• Psychology IV: Late in a hand, should you be in possession of a great number of rocks because you’ve been forced to draw from the boneyard until it’s bare or nearly so, casually remark, “You’ve got the five-deuce and the double-four,” or whatever is appropriate. This is possible by knowing what’s on the board and in your own hand. Many opponents will be disconcerted by your declaration, even if capable of the same trick themselves. After you’ve successfully called an opponent’s hand in this manner two or three times, then miscall one of his rocks. He’ll be so eager to prove you wrong he’ll likely play it at the next opportunity; if you’ve figured it right, he thus plays the rock you want him to play.
• Psychology V: Laugh, as if you didn’t intend to, while your opponent is studying the board. He’ll be so determined to discover the danger you’ve convinced him exists that he may overlook the obvious, and thus blunder. For good actors, a sigh, a slight headshake, and a fleeting grin will work as well.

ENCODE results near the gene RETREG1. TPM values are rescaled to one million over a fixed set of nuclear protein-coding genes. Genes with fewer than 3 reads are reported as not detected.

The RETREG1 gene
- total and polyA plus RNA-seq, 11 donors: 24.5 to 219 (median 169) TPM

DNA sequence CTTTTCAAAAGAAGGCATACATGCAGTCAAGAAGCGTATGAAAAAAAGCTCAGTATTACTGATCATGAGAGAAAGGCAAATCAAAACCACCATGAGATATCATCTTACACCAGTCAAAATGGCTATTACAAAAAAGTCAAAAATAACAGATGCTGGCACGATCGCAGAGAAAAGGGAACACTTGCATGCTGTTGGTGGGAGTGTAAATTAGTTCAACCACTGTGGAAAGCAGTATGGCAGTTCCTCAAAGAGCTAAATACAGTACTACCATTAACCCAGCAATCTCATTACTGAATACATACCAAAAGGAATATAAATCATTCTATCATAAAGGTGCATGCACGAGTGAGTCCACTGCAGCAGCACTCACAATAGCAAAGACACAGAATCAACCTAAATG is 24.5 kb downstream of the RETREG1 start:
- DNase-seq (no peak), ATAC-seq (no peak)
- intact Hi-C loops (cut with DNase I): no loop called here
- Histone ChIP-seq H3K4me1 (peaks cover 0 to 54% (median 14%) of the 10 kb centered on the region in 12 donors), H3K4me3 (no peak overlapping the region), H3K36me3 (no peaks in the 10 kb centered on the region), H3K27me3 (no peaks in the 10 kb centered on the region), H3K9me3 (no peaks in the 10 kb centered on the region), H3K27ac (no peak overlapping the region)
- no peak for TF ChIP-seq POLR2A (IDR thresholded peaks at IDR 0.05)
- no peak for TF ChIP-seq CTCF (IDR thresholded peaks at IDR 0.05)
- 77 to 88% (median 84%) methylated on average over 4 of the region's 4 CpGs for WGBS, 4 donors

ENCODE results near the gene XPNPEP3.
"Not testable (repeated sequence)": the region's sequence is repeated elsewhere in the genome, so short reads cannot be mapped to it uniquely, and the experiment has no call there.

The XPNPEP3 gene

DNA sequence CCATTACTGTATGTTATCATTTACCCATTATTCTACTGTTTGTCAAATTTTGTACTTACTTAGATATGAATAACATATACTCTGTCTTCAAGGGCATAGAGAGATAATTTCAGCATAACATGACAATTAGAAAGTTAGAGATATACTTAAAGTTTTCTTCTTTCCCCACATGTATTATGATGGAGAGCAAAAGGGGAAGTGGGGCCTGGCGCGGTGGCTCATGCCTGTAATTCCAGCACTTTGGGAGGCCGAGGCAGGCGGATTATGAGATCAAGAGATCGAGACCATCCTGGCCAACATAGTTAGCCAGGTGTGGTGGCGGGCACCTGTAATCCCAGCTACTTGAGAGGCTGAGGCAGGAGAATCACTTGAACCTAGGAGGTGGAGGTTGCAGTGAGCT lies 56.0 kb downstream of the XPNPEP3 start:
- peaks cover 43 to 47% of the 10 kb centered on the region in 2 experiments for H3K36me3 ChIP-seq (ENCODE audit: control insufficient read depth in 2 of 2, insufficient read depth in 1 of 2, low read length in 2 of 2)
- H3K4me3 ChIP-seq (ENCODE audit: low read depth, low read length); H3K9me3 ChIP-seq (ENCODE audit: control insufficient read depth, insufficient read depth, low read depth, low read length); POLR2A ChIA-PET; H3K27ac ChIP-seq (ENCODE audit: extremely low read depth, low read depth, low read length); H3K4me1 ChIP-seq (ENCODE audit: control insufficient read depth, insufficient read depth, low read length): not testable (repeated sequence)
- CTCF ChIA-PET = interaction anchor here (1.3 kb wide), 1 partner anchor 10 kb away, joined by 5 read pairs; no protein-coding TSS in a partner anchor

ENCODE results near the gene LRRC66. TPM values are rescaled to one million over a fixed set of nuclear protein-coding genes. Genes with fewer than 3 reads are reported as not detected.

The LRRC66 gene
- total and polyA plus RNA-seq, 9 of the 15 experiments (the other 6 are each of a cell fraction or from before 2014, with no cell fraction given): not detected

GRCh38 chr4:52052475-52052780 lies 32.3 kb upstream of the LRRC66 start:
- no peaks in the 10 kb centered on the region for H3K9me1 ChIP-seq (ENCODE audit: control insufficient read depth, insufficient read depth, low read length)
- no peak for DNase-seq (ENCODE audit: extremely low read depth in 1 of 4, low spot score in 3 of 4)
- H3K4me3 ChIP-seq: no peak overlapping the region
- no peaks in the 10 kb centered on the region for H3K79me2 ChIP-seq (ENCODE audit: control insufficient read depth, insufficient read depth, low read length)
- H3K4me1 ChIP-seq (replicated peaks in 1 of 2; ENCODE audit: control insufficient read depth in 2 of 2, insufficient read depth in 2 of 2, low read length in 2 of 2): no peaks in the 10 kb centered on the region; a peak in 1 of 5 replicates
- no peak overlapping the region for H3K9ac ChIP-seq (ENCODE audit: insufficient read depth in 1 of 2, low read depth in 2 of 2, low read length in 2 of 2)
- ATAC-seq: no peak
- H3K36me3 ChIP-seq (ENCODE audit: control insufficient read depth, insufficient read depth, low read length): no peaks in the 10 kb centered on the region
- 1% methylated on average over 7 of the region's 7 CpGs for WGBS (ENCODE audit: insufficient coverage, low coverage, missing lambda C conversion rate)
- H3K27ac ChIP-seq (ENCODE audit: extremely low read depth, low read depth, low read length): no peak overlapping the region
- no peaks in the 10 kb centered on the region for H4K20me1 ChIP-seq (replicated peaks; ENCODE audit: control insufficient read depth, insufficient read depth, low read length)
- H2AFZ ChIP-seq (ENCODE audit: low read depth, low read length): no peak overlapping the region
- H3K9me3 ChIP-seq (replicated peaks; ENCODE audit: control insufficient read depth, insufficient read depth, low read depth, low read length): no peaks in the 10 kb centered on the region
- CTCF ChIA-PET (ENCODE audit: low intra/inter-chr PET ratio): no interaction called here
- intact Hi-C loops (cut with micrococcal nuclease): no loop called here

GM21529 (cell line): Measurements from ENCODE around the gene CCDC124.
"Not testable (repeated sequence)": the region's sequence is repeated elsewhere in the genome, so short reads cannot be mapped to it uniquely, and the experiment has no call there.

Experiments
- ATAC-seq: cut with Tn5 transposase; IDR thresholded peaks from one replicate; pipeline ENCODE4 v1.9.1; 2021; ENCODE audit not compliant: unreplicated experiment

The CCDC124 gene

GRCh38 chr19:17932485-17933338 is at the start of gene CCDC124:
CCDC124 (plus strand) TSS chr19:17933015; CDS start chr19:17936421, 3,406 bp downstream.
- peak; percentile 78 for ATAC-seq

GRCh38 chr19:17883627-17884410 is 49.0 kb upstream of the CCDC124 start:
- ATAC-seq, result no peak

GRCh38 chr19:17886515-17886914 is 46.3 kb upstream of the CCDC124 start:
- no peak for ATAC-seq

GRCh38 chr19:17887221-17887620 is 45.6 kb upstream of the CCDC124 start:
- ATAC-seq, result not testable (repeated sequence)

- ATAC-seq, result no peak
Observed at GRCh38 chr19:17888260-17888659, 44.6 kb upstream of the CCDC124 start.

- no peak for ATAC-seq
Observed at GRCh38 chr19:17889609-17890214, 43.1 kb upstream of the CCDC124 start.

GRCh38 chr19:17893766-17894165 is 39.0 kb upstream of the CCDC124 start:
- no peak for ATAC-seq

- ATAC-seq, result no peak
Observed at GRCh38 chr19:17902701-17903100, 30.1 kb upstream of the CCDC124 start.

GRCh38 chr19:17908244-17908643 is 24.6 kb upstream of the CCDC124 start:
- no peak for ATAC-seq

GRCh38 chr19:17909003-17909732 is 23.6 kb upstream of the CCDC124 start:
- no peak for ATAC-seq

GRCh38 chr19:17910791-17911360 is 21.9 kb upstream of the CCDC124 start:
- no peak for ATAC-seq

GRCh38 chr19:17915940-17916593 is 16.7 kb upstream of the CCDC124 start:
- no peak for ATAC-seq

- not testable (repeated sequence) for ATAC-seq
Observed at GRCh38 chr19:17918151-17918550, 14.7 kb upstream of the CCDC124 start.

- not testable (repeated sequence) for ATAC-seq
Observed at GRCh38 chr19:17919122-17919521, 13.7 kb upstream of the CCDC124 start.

• Psychology VI: Play rapidly against those who ponder or hesitate; conversely, slow down against those who love slam-bang action. This is easier than it sounds: while your slow opponent is pondering, you have the opportunity to ponder the various potential options without appearing to. Thus when he plays, you snap back so quickly he thinks he’s pitted against a computer. This gives him no breathing room; no sooner has he made his difficult choice than he’s forced to think out yet another difficult decision. It helps to say periodically—quietly, and with a touch of solicitation—“Do you pass?,” as if to indicate he faces an impossible situation, or soon will. Against the action-loving foe, on the other hand, never say a mumbling word during those long silences while you pretend to ponder: do not answer his questions, the telephone, or a small child’s pitiful cry for help. Do nothing to assist time’s slow passage. Even after you select the rock to be played, pause with your arm in mid-air, purse your lips thoughtfully, and then place it ever so slowly and gently down.
• Psychology VII: If it appears your opponent is likely to domino—that is, end the hand by playing his last rock before you can—then get rid of your larger rocks. The primary reason is obvious: to keep from being caught with a big count in your hand. The second benefit is more subtle: if your opponent catches you with four rocks, say, he’ll have sugar-plum visions of scoring no less than 35 points. If you surrender, against those great expectations, noting more than blanks, aces, deuces, and treys, he’ll be disappointed and demoralized. This is especially effective after you’ve dominoed on him for large profits, and he has anticipated sweet revenge.